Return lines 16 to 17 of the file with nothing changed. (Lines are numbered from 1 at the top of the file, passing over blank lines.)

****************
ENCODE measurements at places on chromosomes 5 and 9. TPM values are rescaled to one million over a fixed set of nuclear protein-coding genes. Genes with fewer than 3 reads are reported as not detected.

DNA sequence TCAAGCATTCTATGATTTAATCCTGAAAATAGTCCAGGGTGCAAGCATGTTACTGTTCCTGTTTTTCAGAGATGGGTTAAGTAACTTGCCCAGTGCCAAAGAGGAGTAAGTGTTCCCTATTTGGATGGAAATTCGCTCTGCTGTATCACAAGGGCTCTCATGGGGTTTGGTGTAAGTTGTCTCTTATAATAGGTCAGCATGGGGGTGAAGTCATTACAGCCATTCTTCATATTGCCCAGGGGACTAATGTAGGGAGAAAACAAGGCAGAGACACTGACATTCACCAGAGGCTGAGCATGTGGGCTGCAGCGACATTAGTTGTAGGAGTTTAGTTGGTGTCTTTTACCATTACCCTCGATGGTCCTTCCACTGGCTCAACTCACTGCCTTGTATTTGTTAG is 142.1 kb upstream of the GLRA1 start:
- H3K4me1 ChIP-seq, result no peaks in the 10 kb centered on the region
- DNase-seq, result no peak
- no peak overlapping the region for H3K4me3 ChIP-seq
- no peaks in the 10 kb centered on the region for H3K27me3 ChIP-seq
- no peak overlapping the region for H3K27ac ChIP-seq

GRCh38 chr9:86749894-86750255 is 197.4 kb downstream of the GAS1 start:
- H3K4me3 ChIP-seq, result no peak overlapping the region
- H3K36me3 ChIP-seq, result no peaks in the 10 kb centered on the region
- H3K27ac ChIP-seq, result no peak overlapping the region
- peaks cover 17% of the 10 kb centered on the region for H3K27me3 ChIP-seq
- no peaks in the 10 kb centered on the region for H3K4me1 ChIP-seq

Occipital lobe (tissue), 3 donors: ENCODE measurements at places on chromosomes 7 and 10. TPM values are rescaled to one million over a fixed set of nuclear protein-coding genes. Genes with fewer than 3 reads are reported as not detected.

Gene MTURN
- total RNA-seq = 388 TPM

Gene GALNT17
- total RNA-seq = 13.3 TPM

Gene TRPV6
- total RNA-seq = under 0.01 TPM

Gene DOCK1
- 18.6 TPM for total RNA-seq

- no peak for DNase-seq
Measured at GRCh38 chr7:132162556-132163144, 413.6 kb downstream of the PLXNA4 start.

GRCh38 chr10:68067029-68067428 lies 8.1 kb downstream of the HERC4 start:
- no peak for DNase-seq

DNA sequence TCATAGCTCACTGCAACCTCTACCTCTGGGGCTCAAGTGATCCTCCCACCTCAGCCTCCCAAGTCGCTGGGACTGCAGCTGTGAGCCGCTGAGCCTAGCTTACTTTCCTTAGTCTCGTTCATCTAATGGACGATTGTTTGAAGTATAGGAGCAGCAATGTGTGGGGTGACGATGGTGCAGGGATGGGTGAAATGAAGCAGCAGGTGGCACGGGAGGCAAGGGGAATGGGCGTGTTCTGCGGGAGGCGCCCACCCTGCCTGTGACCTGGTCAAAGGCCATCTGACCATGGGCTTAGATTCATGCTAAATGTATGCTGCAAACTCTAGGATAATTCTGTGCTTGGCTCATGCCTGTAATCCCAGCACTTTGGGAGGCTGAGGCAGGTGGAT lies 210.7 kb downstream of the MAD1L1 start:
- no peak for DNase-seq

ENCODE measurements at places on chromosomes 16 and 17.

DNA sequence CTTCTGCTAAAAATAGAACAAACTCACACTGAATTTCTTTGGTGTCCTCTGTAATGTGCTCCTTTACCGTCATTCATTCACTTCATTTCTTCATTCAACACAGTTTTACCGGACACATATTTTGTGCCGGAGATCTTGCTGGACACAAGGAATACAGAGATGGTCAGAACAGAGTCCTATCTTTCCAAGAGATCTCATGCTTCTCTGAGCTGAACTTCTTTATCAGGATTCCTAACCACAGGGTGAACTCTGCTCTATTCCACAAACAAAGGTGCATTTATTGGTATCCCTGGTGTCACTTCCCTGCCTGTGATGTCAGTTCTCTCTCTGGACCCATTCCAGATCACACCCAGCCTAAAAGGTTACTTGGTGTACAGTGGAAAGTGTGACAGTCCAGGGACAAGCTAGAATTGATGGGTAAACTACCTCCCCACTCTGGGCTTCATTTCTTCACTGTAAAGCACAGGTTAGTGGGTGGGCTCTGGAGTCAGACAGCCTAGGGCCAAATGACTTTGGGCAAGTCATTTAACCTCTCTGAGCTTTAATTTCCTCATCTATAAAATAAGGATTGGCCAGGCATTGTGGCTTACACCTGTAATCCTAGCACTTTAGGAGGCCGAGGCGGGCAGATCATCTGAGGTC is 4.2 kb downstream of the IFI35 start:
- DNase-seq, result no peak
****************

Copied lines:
- total RNA-seq = 388 TPM

Gene GALNT17